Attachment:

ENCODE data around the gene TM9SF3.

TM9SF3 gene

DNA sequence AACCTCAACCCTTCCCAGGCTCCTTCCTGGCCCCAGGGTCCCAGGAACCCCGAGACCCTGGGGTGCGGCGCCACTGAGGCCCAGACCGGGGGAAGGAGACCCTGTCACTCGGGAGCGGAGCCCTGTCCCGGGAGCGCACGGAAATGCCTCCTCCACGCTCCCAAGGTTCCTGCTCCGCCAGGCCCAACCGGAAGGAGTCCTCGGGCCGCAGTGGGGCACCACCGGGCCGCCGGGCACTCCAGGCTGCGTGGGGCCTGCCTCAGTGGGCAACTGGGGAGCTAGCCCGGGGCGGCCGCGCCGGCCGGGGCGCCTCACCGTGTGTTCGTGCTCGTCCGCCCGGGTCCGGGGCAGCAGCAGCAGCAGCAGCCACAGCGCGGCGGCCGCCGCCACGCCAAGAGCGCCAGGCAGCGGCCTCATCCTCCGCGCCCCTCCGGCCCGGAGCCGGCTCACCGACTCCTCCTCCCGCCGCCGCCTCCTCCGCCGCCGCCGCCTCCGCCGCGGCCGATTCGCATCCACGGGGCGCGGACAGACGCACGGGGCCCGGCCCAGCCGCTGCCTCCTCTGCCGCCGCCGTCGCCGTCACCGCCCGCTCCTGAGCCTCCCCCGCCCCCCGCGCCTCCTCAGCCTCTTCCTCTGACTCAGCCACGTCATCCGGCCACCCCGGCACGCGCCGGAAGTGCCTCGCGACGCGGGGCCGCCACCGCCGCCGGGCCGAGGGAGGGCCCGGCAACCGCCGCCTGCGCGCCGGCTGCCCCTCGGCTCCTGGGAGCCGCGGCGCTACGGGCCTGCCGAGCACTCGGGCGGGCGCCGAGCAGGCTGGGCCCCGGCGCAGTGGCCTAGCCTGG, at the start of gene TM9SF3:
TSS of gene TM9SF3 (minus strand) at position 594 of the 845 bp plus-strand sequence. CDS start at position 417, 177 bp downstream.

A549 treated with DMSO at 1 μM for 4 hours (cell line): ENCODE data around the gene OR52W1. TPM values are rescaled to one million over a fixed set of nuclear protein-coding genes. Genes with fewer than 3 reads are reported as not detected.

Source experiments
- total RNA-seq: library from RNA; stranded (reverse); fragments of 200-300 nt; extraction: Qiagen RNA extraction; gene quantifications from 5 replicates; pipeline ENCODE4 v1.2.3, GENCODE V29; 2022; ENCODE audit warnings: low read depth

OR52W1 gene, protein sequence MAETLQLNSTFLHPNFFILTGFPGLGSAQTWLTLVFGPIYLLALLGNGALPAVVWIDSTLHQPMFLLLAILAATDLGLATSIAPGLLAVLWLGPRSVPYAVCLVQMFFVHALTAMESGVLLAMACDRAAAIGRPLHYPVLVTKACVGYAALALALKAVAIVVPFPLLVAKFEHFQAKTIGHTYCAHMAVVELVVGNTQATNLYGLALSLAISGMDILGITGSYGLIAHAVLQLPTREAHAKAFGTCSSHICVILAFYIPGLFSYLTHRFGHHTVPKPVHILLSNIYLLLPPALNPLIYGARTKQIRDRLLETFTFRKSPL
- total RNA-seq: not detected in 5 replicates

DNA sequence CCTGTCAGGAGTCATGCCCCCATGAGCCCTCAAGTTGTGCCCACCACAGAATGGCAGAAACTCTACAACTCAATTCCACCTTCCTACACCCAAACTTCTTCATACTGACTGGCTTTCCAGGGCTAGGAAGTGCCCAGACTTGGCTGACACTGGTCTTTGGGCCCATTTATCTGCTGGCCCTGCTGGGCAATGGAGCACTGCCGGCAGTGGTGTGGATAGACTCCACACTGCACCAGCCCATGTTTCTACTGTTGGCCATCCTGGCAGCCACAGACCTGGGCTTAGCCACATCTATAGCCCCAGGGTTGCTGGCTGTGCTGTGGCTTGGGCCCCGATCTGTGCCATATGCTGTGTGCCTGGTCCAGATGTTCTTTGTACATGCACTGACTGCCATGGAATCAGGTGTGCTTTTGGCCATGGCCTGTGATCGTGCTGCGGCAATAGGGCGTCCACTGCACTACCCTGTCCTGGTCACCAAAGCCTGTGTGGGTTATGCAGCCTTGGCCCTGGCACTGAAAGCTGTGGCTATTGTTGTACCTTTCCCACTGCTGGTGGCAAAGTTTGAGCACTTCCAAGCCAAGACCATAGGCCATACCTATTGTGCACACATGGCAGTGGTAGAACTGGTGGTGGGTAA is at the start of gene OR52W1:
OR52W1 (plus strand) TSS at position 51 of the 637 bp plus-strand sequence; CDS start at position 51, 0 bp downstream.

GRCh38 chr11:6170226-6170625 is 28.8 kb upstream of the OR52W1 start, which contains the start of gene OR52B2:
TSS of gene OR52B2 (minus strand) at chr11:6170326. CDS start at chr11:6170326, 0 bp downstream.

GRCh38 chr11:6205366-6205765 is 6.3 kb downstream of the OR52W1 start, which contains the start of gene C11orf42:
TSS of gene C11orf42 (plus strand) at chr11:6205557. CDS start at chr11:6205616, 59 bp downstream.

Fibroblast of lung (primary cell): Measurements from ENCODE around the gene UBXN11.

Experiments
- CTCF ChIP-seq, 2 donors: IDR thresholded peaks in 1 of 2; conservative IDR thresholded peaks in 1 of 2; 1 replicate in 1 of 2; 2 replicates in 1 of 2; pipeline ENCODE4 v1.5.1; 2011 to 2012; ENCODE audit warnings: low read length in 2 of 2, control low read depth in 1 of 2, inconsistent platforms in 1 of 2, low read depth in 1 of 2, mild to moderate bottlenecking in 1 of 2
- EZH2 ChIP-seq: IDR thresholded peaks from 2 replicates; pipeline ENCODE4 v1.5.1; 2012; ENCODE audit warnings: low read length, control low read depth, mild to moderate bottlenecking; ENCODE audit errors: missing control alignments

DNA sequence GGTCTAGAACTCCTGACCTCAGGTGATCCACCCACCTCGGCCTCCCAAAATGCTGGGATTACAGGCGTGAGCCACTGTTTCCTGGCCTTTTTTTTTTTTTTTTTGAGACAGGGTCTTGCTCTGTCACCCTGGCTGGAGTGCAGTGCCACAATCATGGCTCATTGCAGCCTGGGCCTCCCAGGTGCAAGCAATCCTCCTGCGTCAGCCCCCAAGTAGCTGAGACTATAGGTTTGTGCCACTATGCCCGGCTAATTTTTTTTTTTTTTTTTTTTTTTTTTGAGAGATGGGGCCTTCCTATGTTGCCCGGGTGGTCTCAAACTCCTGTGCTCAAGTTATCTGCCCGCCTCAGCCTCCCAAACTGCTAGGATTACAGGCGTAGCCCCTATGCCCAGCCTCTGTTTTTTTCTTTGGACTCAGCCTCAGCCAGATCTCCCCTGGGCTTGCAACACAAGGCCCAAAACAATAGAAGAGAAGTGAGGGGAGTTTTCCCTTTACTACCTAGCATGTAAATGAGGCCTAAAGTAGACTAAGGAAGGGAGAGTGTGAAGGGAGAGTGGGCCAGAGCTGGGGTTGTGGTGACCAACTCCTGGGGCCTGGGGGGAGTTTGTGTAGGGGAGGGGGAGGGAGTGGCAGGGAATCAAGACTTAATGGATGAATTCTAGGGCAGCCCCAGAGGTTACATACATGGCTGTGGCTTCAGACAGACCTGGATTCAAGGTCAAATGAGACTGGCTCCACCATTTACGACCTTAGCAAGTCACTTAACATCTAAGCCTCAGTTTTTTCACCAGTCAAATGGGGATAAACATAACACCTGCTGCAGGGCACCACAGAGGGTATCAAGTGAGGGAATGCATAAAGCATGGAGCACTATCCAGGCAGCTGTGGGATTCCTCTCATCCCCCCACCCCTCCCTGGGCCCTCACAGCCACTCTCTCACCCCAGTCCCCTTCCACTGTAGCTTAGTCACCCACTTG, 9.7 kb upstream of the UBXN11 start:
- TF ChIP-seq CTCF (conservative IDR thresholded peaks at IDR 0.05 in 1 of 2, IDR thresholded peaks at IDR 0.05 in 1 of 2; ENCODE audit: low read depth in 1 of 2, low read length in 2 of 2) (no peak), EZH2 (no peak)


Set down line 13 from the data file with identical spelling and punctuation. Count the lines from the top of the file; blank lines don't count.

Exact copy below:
TSS of gene OR52B2 (minus strand) at chr11:6170326. CDS start at chr11:6170326, 0 bp downstream.